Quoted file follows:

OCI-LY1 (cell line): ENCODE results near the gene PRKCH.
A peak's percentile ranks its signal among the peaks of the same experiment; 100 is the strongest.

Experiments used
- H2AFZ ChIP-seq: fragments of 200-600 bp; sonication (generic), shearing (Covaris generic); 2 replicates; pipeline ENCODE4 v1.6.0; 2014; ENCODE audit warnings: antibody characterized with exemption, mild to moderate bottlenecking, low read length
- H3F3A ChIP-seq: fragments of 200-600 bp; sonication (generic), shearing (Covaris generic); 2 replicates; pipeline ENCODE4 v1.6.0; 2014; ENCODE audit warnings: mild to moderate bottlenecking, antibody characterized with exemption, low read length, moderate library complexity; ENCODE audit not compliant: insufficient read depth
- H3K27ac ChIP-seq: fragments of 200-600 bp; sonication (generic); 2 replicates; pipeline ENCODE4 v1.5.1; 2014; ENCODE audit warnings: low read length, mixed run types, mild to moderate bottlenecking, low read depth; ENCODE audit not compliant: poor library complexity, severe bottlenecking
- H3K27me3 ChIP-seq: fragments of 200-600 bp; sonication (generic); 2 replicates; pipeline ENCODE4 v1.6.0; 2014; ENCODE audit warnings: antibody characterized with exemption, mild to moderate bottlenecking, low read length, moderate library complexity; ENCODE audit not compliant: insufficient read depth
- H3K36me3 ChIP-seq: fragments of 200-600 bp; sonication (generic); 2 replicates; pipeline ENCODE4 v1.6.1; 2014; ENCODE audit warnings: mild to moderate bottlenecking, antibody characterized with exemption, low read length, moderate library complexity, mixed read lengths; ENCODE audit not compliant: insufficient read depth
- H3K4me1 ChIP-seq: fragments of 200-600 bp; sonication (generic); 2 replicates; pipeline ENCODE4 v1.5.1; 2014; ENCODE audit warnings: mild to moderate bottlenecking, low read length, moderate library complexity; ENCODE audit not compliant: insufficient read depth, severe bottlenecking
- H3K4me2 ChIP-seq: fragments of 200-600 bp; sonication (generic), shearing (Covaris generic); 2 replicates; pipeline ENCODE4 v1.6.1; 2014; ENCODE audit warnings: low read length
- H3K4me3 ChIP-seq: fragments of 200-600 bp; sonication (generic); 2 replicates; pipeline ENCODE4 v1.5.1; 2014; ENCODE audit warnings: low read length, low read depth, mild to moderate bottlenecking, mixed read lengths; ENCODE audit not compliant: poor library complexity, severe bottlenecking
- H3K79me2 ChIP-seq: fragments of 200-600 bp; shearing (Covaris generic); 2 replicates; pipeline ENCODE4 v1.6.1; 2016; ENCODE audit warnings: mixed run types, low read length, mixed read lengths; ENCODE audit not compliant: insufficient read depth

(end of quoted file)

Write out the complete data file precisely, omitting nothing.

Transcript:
OCI-LY1 (cell line): ENCODE results near the gene PRKCH.
A peak's percentile ranks its signal among the peaks of the same experiment; 100 is the strongest.

Experiments used
- H2AFZ ChIP-seq: fragments of 200-600 bp; sonication (generic), shearing (Covaris generic); 2 replicates; pipeline ENCODE4 v1.6.0; 2014; ENCODE audit warnings: antibody characterized with exemption, mild to moderate bottlenecking, low read length
- H3F3A ChIP-seq: fragments of 200-600 bp; sonication (generic), shearing (Covaris generic); 2 replicates; pipeline ENCODE4 v1.6.0; 2014; ENCODE audit warnings: mild to moderate bottlenecking, antibody characterized with exemption, low read length, moderate library complexity; ENCODE audit not compliant: insufficient read depth
- H3K27ac ChIP-seq: fragments of 200-600 bp; sonication (generic); 2 replicates; pipeline ENCODE4 v1.5.1; 2014; ENCODE audit warnings: low read length, mixed run types, mild to moderate bottlenecking, low read depth; ENCODE audit not compliant: poor library complexity, severe bottlenecking
- H3K27me3 ChIP-seq: fragments of 200-600 bp; sonication (generic); 2 replicates; pipeline ENCODE4 v1.6.0; 2014; ENCODE audit warnings: antibody characterized with exemption, mild to moderate bottlenecking, low read length, moderate library complexity; ENCODE audit not compliant: insufficient read depth
- H3K36me3 ChIP-seq: fragments of 200-600 bp; sonication (generic); 2 replicates; pipeline ENCODE4 v1.6.1; 2014; ENCODE audit warnings: mild to moderate bottlenecking, antibody characterized with exemption, low read length, moderate library complexity, mixed read lengths; ENCODE audit not compliant: insufficient read depth
- H3K4me1 ChIP-seq: fragments of 200-600 bp; sonication (generic); 2 replicates; pipeline ENCODE4 v1.5.1; 2014; ENCODE audit warnings: mild to moderate bottlenecking, low read length, moderate library complexity; ENCODE audit not compliant: insufficient read depth, severe bottlenecking
- H3K4me2 ChIP-seq: fragments of 200-600 bp; sonication (generic), shearing (Covaris generic); 2 replicates; pipeline ENCODE4 v1.6.1; 2014; ENCODE audit warnings: low read length
- H3K4me3 ChIP-seq: fragments of 200-600 bp; sonication (generic); 2 replicates; pipeline ENCODE4 v1.5.1; 2014; ENCODE audit warnings: low read length, low read depth, mild to moderate bottlenecking, mixed read lengths; ENCODE audit not compliant: poor library complexity, severe bottlenecking
- H3K79me2 ChIP-seq: fragments of 200-600 bp; shearing (Covaris generic); 2 replicates; pipeline ENCODE4 v1.6.1; 2016; ENCODE audit warnings: mixed run types, low read length, mixed read lengths; ENCODE audit not compliant: insufficient read depth